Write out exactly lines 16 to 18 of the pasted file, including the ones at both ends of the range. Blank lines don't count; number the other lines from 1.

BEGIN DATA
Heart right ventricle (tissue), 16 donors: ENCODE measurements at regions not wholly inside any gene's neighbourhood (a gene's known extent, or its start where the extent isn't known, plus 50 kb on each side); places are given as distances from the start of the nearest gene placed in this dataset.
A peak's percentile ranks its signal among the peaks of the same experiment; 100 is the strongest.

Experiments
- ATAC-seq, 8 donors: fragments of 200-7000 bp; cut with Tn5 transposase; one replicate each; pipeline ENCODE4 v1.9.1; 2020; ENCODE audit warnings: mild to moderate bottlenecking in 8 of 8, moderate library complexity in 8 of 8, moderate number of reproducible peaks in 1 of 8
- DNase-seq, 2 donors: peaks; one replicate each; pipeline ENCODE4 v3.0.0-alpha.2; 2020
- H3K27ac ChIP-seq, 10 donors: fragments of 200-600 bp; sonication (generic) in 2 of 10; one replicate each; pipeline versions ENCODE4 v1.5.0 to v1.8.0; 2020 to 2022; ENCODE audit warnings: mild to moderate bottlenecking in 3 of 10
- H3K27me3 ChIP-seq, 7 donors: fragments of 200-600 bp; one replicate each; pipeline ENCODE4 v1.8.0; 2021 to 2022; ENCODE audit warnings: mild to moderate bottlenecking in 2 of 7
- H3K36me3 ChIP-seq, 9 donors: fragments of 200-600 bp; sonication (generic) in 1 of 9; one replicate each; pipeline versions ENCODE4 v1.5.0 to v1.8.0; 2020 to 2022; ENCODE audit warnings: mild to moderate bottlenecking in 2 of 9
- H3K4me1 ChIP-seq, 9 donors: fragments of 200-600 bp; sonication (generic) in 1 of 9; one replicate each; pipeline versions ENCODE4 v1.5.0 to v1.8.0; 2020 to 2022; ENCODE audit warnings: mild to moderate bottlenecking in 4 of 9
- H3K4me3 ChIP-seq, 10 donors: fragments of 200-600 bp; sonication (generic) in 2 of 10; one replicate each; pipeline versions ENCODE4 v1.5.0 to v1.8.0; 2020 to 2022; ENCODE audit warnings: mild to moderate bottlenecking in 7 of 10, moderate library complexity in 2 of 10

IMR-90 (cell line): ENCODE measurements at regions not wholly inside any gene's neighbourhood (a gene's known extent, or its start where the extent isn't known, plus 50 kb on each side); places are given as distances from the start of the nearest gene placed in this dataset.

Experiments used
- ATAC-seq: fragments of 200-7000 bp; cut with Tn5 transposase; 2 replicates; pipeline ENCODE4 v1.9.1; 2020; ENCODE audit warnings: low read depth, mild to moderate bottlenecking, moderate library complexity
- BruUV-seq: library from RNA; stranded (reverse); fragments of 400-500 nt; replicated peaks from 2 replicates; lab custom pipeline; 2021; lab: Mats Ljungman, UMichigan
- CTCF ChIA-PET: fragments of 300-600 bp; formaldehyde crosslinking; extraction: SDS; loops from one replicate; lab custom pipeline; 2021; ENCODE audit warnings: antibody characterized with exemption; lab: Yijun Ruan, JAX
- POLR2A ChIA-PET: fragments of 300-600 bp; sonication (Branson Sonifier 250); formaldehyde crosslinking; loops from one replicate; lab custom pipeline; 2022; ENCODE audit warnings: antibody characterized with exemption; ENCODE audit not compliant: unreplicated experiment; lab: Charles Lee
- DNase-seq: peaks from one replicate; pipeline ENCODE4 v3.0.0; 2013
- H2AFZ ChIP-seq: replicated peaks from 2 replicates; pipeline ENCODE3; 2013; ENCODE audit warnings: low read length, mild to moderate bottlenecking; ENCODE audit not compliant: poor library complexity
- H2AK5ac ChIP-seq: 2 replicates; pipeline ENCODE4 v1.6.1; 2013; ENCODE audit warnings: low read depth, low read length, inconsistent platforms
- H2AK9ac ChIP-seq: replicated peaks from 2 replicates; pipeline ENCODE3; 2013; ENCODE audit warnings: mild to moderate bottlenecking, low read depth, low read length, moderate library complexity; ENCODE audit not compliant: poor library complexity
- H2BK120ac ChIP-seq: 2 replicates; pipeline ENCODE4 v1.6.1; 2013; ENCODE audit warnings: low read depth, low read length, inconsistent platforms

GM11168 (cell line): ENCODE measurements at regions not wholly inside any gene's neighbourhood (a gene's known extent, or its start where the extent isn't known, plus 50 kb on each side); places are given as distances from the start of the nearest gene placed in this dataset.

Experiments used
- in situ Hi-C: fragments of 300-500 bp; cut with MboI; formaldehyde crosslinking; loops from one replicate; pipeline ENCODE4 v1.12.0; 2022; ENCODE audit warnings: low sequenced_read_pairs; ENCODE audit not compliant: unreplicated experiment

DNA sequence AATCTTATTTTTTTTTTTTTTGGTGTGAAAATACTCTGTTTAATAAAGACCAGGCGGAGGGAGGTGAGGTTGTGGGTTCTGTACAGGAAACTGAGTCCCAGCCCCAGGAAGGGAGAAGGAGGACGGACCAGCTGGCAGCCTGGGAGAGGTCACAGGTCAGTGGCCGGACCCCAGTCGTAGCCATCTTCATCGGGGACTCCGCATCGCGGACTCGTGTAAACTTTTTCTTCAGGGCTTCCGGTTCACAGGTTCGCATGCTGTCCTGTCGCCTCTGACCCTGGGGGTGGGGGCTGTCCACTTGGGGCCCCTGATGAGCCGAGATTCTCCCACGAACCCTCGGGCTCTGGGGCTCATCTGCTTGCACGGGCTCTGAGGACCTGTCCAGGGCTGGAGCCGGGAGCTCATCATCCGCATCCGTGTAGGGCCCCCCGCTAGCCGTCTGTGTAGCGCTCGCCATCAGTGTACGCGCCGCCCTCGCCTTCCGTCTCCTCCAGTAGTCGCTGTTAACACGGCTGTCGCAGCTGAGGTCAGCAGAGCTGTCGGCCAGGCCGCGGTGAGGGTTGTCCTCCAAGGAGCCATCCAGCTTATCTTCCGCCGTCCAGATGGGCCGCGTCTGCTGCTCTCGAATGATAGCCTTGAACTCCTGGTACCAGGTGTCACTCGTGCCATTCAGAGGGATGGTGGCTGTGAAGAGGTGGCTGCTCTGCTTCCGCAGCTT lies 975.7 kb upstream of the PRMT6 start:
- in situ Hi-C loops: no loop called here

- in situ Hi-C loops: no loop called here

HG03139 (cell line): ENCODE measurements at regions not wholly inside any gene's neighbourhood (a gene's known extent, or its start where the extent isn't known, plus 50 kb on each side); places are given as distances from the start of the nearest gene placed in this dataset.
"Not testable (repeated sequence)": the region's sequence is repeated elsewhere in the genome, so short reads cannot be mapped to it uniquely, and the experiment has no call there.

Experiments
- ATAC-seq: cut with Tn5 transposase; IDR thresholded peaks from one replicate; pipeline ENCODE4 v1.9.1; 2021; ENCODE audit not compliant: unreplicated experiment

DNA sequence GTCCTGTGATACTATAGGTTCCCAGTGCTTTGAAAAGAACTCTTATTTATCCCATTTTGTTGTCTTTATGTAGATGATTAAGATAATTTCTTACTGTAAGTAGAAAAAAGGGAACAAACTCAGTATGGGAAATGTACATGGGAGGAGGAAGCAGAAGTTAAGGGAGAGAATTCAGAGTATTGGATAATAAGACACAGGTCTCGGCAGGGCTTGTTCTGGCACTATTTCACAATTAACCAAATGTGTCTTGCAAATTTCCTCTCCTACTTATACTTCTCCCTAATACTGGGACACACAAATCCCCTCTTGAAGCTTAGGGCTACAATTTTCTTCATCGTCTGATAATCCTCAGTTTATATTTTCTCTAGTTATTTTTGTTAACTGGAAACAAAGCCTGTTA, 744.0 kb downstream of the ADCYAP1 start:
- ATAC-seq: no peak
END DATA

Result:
- POLR2A ChIA-PET: fragments of 300-600 bp; sonication (Branson Sonifier 250); formaldehyde crosslinking; loops from one replicate; lab custom pipeline; 2022; ENCODE audit warnings: antibody characterized with exemption; ENCODE audit not compliant: unreplicated experiment; lab: Charles Lee
- DNase-seq: peaks from one replicate; pipeline ENCODE4 v3.0.0; 2013
- H2AFZ ChIP-seq: replicated peaks from 2 replicates; pipeline ENCODE3; 2013; ENCODE audit warnings: low read length, mild to moderate bottlenecking; ENCODE audit not compliant: poor library complexity